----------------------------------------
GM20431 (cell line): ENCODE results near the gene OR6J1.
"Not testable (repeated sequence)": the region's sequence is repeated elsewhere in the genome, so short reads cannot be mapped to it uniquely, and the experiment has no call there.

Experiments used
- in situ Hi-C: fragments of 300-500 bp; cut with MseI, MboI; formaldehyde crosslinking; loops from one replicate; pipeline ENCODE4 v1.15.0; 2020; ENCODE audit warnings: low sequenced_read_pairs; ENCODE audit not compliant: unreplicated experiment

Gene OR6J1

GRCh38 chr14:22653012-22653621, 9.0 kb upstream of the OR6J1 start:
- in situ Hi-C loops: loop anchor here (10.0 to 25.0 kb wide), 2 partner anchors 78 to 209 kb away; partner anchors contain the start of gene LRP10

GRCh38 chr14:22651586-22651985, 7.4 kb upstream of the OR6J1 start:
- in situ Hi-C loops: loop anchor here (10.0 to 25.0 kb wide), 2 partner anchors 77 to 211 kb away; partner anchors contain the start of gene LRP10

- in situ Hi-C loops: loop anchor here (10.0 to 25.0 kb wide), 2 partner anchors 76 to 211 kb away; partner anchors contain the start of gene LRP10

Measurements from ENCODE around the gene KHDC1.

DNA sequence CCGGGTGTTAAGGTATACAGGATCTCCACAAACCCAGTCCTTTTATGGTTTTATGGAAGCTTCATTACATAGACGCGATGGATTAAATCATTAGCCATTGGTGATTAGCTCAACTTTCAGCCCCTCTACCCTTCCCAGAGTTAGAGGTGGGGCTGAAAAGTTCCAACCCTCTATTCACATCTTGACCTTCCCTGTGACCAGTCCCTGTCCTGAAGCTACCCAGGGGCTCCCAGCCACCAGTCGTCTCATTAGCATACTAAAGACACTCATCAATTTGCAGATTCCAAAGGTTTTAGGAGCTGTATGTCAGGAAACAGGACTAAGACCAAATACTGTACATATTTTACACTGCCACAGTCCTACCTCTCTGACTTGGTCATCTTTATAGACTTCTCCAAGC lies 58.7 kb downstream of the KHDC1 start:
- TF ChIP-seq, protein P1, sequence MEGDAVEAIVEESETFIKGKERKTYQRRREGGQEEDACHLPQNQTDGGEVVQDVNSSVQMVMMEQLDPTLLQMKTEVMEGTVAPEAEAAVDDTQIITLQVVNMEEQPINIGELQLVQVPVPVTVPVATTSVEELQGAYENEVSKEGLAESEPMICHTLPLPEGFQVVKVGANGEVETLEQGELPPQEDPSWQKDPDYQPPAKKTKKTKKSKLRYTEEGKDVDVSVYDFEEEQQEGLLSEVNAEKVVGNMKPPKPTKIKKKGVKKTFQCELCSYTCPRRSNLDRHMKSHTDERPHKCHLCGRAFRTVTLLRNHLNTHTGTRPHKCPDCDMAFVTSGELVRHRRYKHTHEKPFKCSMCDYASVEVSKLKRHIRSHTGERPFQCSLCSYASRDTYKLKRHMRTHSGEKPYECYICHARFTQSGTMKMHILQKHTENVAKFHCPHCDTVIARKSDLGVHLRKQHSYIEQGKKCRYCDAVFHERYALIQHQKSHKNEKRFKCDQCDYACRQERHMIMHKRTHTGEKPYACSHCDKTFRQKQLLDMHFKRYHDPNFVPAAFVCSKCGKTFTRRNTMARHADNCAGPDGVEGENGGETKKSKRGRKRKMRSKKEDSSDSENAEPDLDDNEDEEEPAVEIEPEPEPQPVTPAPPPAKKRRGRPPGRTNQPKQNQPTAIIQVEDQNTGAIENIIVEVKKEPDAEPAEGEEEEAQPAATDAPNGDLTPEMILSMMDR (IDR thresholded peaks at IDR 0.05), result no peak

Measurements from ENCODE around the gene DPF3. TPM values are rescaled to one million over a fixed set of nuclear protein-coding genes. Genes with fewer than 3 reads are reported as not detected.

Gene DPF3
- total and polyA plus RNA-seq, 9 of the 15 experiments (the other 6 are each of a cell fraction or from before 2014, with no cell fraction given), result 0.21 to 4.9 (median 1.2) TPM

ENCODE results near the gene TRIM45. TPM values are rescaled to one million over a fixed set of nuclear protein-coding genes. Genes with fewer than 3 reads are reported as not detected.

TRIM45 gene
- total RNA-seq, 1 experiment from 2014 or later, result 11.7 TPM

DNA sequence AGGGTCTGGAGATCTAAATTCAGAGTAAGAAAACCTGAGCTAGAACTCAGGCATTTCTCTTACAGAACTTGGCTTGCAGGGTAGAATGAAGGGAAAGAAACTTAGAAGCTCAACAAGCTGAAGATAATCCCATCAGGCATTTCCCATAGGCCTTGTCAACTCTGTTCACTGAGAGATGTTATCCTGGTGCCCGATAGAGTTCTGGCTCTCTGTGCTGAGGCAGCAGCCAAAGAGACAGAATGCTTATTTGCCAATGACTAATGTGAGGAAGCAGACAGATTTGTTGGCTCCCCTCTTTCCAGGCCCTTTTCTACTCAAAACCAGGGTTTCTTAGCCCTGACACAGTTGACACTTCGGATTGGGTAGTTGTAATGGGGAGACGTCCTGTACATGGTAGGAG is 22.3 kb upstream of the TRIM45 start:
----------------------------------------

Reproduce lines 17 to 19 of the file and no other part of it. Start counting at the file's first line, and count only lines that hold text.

ENCODE results near the gene TRIM45. TPM values are rescaled to one million over a fixed set of nuclear protein-coding genes. Genes with fewer than 3 reads are reported as not detected.

TRIM45 gene
- total RNA-seq, 1 experiment from 2014 or later, result 11.7 TPM